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February 6, 2006

The Scheme to Streamline Sales Tax Increases

In October the so-called Streamlined Sales and Use Tax Agreement (SST) came into effect for 19 states that have agreed to coordinate and harmonize their sales tax definitions, audit, reporting, and compliance procedures. In its present form the SST is strictly voluntary for businesses that choose to register under it and remit sales and use taxes under its framework. The chief objective of that framework is to induce or coerce companies to remit to the states taxes on mail-order and Internet sales that presently escape liability under the Supreme Court’s interpretations of the Commerce Clause and Compact Clause of the U.S. Constitution.

In fact, those constitutional constraints on states seeking to collect taxes on out-of-state sales make the SST at present voluntary, not compulsory. The SST is manifestly designed to be compulsory, however, and will become so if legislation proposed by North Dakota Senator Byron Dorgan (S. 2153) and Wyoming Senator Mike Enzi (S.2152) is enacted into law.
February 6, 2006

No Internet Tax? Don't Be So Sure

In 2004 Congress passed and President Bush signed into law a three-year extension of the Internet Tax Moratorium, which has been in effect almost continually since 1998. Americans thus don’t have to worry about paying extra taxes for their access to the Internet, over and above what they already pay on telecom services. Or do they?

January 5, 2006

Will Congress Circumvent the DMCA?

One constant theme of the consumer rights movement is that firms should make full disclosure of the terms on which they sell their wares. That theme is central to understanding H.R. 1201, the “Digital Media Consumers’ Rights Act of 2005.”
The problem is that H.R. 1201 itself doesn’t engage in full disclosure when it claims to address “mislabeled copy-protected music” and “other purposes.” It turns out that those unnamed purposes are no small add-on, but could eviscerate the already inadequate protection that federal law provides against copyright piracy.
In this IPI Ideas publication, Richard Epstein points out the hidden dangers in H.R. 1201, and suggests how its sponsors should fully disclose the bill’s effects if they plan to promote it in 2006.
September 24, 2005

Intellectual Property Rights and Human Rights

The 20th century saw the trial and error of a philosophy that privately-owned economic goods did not benefit the general public. However, the 21st century has begun with a new twist: Is the public harmed by private ownership of intellectual property goods? Fortunately, earlier and wiser voices were insightful enough to include intellectual property protection in some of the basic documents that the world looks to as pillars of civil society.
July 29, 2005

Europe: United in Regulation

Europe keeps trying to compete with the US by outregulating it, and exporting those regs to US companies. In further delaying and micromanaging its antitrust action against Microsoft, Europe seems more interested in using Microsoft and other US based multinationals as "cash cows" to fund projects (like aid to the Third World) that win Europe's bureaucrats great press releases, but do nothing to enhance the quality of life in Europe OR in Africa. Instead Europe should commit to greater economic freedom and opportunity on both continents, which would truly make a difference to the poor.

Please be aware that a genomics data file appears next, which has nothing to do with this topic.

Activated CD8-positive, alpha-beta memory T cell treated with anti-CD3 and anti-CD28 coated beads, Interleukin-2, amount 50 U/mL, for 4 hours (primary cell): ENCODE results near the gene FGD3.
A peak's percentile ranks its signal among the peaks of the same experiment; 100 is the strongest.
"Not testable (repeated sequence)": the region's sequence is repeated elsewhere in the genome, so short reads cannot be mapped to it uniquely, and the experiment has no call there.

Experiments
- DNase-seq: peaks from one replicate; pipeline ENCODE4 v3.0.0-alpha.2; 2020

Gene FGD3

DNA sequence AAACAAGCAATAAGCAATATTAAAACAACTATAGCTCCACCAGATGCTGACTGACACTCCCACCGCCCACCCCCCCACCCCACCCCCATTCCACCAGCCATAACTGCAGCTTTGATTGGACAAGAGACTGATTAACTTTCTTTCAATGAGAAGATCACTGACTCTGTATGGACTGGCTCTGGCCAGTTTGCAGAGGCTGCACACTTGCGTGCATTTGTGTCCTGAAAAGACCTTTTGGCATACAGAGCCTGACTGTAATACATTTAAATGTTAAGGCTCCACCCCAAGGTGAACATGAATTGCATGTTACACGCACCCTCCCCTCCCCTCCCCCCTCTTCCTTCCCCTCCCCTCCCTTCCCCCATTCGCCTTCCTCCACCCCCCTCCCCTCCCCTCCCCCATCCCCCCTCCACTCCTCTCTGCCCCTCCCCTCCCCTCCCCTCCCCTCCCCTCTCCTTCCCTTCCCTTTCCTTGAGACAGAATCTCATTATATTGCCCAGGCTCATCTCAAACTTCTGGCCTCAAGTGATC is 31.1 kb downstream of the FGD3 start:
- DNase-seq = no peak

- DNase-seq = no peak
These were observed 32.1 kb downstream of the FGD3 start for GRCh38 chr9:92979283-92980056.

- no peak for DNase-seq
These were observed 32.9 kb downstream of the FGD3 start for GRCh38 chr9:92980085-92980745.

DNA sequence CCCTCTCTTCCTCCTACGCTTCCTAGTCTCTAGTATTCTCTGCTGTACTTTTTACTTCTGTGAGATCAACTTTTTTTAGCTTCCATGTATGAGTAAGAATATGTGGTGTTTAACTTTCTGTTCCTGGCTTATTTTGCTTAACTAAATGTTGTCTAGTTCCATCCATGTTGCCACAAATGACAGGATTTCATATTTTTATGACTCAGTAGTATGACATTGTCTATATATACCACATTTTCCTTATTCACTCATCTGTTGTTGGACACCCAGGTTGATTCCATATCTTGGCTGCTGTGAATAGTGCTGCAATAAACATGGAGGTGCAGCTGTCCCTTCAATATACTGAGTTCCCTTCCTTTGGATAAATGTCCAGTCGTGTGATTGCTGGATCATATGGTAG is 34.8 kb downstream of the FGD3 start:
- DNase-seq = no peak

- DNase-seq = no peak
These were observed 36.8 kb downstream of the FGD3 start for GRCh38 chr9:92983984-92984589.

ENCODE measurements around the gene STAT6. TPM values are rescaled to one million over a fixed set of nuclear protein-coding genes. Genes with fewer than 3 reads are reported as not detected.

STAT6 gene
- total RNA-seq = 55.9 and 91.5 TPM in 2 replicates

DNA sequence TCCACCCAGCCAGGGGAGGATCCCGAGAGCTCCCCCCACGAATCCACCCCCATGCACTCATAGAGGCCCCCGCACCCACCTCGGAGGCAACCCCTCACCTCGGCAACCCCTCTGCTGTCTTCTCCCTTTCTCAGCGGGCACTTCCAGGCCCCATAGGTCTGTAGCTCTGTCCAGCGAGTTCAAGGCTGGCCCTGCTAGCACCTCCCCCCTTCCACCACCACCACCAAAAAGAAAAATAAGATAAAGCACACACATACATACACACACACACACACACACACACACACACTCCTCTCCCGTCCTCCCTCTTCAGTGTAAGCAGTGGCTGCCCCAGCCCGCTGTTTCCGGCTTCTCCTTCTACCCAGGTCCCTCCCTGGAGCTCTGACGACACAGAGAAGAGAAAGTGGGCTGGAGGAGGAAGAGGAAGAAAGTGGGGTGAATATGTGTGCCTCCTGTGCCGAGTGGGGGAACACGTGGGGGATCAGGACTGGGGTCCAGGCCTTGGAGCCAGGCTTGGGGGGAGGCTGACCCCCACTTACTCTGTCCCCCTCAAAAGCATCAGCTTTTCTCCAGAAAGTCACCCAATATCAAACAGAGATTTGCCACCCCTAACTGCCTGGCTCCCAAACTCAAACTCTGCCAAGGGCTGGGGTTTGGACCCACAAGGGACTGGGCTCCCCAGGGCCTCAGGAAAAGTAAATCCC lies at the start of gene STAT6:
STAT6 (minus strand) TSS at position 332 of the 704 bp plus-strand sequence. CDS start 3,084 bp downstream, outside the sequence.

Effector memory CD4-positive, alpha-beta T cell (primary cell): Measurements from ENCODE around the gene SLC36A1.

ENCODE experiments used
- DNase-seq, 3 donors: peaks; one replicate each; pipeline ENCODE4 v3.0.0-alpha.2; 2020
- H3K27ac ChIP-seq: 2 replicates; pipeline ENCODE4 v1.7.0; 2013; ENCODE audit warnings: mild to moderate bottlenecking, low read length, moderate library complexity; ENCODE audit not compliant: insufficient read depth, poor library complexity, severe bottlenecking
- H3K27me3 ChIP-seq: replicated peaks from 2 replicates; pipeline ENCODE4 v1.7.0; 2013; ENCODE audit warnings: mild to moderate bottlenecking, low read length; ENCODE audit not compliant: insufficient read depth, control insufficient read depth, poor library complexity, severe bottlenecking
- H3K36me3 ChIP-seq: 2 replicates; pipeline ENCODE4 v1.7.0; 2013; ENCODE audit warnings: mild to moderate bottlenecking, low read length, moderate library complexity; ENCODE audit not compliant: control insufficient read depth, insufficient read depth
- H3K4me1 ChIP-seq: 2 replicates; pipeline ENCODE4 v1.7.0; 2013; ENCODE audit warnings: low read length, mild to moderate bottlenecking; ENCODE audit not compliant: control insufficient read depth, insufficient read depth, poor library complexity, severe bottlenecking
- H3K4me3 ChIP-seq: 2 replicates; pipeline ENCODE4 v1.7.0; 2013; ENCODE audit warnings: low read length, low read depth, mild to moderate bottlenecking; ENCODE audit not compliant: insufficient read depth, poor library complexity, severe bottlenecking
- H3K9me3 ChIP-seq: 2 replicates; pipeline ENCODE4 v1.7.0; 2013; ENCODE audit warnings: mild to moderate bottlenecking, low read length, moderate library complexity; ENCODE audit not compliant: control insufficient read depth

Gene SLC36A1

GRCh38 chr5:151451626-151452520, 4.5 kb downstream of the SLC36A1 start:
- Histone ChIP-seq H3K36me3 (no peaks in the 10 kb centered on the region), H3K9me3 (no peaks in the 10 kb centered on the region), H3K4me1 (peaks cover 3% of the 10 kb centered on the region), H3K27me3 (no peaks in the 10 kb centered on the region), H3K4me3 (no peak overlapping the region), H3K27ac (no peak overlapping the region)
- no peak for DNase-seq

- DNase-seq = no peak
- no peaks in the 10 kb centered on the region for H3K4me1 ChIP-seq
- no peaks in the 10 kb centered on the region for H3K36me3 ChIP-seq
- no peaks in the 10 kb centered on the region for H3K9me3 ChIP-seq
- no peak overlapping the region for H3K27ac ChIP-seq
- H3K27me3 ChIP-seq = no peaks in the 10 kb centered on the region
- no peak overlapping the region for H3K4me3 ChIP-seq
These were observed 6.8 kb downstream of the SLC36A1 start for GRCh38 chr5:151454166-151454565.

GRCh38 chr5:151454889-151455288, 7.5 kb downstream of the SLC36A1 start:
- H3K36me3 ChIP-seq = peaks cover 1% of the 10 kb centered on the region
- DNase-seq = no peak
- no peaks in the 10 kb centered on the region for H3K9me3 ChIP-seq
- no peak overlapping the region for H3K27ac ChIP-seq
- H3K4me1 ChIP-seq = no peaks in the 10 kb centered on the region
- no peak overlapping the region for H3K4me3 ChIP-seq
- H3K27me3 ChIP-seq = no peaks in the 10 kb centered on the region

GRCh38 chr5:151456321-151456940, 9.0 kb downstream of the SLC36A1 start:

February 28, 2005

Design Principles For Strengthening Social Security Through Personal Accounts

The public debate about Personal Retirement Accounts has been clouded by a smokescreen of false arguments from critics, and by a confusing array of options from reformers. Everything, it seems, is "on the table," except true Social Security reform based on personal accounts.

In an attempt to bring clarity and guidance to the debate, the Institute for Policy Innovation (IPI) submits these Design Principles for Social Security reform.
December 3, 2004

Europe vs. Us

European regulations aimed at American economic and technological superiority might be dismissed as silly, but they forebode increasing competition-by-regulation rather than competition for freer markets. We can't wait to see what Europe will do next. The best U.S. policy is to remind the world of the superior power of economic freedom by cutting its own taxes and regulations to lure more business from abroad.
December 3, 2004

Just Say "No" to Municipal Broadband Networks

Municipal networks are a bad idea that will have a negative impact on the continued development of private sector investment in, development for and deployment of telecommunications services and the resulting economic benefits they provide to the U.S. economy.
July 30, 2004

How Consumers Will Benefit from Less Telecom Regulation

Contrary to dire predictions, the telecommunications deregulation that began two decades ago has produced enormous benefits for consumers. Greater investment freedom has led to new product development and deployment, an expansion of consumer choice, price stability, and jobs creation. This has been particularly true for less-regulated sectors of the telecom industry, such as wireless and satellite.

July 19, 2004

Social Security Personal Savings and Prosperity

The Social Security Personal Savings and Prosperity Act of 2004 has been introduced by Rep. Paul Ryan (R-Wis.). The bill closely follows the proposal authored by IPI Senior Fellow Peter Ferrara, published by IPI in June of 2003. The bill's reforms would ultimately provide for a dramatic increase in the personal prosperity of working people in America. It would be the most sweeping change in America's social and economic policy since the New Deal.


Total Records: 77



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